JASON RANTZ

Rantz: Seattle Mayor’s top staffer slams judge for creating ‘fentanyl festival’

Dec 4, 2022, 2:51 PM | Updated: 3:08 pm
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An influential member of Mayor Bruce Harrell’s inner circle excoriated a judge for helping turn Seattle into a “fentanyl festival,” according to an email exclusively obtained by the Jason Rantz Show on KTTH.

The King County Prosecuting Attorney’s Office (KCPAO) spokesperson emailed three members of Harrell’s team to alert them to an “RV case [that] involved fentanyl, heroin, crack, and a .22 caliber revolver near the West Seattle bridge.” Seattle’s director of strategic initiatives, Tim Burgess, was one of the email recipients.

But the judge went easy on the defendant. Burgess was not happy.

Rantz: Seattle councilmember defends gang graffiti as ‘unsolicited creative expression’

Judge helps create Seattle’s ‘fentanyl festival’

Police worked with a confidential informant to allegedly buy narcotics from the suspect, Thomas Hull (aka Butch), in his RV.  After the controlled drug buy, police obtained and executed a warrant to search the RV.

Upon arrest, police say Hull carried a knife and 8.6 grams of suspected fentanyl pills. In the RV, police say they found 13.4 grams of cocaine, 18.9 grams of crack cocaine, 20.4 grams of heroin, 21.5 grams of white heroin and 72.3 grams of fentanyl pills. Additionally, police say they found narcotics packaging materials, a scale, two handguns, and an “old musket”.

The KCPAO spokesperson complained that the prosecutor argued for $100,000 bail, citing the defendant’s “nine convictions for commercial burglary.” But the first appearance judge was unmoved. She only set bail at $10,000. The defendant posted bond and was released.

“Who was the first appearance judge?” Burgess asked in the September 29 email. “And people wonder why we have a fentanyl festival happening across the city.”

The judge was King County Judge Kristin Shotwell, according to the email. The spokesperson noted it was “unfortunate we lost that $100k argument.”

An administration crippled by a fear of angering activists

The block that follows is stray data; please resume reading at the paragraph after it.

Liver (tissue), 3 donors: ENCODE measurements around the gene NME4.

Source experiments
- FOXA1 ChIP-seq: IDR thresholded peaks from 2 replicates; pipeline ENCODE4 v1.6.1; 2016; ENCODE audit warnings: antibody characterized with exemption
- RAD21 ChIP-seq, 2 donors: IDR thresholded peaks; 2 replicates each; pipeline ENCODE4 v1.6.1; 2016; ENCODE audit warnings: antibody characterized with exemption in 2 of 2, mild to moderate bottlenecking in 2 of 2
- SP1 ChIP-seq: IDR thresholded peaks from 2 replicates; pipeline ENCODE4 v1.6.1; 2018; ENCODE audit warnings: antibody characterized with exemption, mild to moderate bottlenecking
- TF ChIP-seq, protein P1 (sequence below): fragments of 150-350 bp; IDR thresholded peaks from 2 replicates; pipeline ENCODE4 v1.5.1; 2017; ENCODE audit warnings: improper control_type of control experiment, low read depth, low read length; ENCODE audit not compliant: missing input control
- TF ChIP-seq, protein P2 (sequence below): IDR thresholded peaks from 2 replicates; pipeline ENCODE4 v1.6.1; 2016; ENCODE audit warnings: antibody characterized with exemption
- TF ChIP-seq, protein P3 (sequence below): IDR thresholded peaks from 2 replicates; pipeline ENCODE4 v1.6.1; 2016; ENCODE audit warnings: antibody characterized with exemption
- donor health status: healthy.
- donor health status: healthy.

Burgess’ email is yet another example of tough language leveled privately, while the public messaging from the Mayor’s office remains stymied by a fear of upsetting a small but vocal activist base.

Seattle’s crime and drug crises are worsening. But publicly, Mayor Harrell is not addressing the issue with urgency. Instead, he tries to walk a fine line between acknowledging a problem and engaging a strategy that might anger activists who decry encampment and RV sweeps.

Broken-down RVs pose a clear health risk and are often fronts for drug dealing. Still, activists have been successful in stopping sweeps. They’ve allied with key councilmembers, like Teresa Mosqueda, Lisa Herbold, Dan Strauss, and Kshama Sawant, to pressure the mayor to leave encampments unharassed.

While Harrell occasionally offers comments at press conferences, he holds back much of the biting criticism. Rather than directly criticize those responsible for the crisis, like soft-on-crime judges who give endless chances to degenerates, Harrell pivots to his “one Seattle” approach to work as a united front.

But his approach is failing because city leaders are not united. His own office staffers are even sometimes at odds.

One Seattle isn’t viable

It’s not just that the council gets in the way of a homeless strategy. Council members actively undermine public safety measures.

The antagonistic council rejected the mayor’s public safety budget, permanently defunding 80 Seattle police officers in an already dangerously understaffed department. Harrell has set a goal of 1,400 officers. With under 900 deployable officers, a permanent cut of 80 cops shows that the council is not on board with Harrell’s plan.

Even uncontroversial plans are met with resistance.

After announcing his strategy to clean up gang graffiti, Mosqueda pushed back. She argued that gang members tagging businesses or city property merely engage in “unsolicited creative expression.” She endorsed views critical of the mayor’s plans.

Harrell’s only apparent allies on the council are the pro-police democrats Sara Nelson and Alex Pedersen.

And while Harrell privately declares he’d like to clear more encampments, some in his staff have gotten in the way. After a Comcast location in North Seattle blasted loud music to get a nearby homeless encampment to leave, rather than help clear the camp, the city pressured Comcast to turn off the music.

Harrell should step up, but he won’t

If Harrell and his team said publically what they said privately, it would no doubt anger the activist base. But the majority would support him. And it might just shame some judges into doing their jobs, which would help keep this city safe.

Instead, Harrell and his team stay quiet, too scared to ruffle feathers. The mayor fears a left-wing challenger for when he runs for re-election. He doesn’t seem to realize he will get a far-left challenger regardless of how he governs.

Neither Burgess nor Harrell spokesperson Jamie Housen responded to multiple requests for comments. The Burgess email cited in this piece was obtained after Housen ignored requests for comment on a previous story.

Listen to the Jason Rantz Show on weekday afternoons from 3:00 p.m. – 6:00 p.m. on KTTH 770 AM (HD Radio 97.3 FM HD-Channel 3). Subscribe to the podcast. Follow @JasonRantz on TwitterInstagram, and Facebook. Check back frequently for more news and analysis.

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Rantz: Seattle Mayor’s top staffer slams judge for creating ‘fentanyl festival’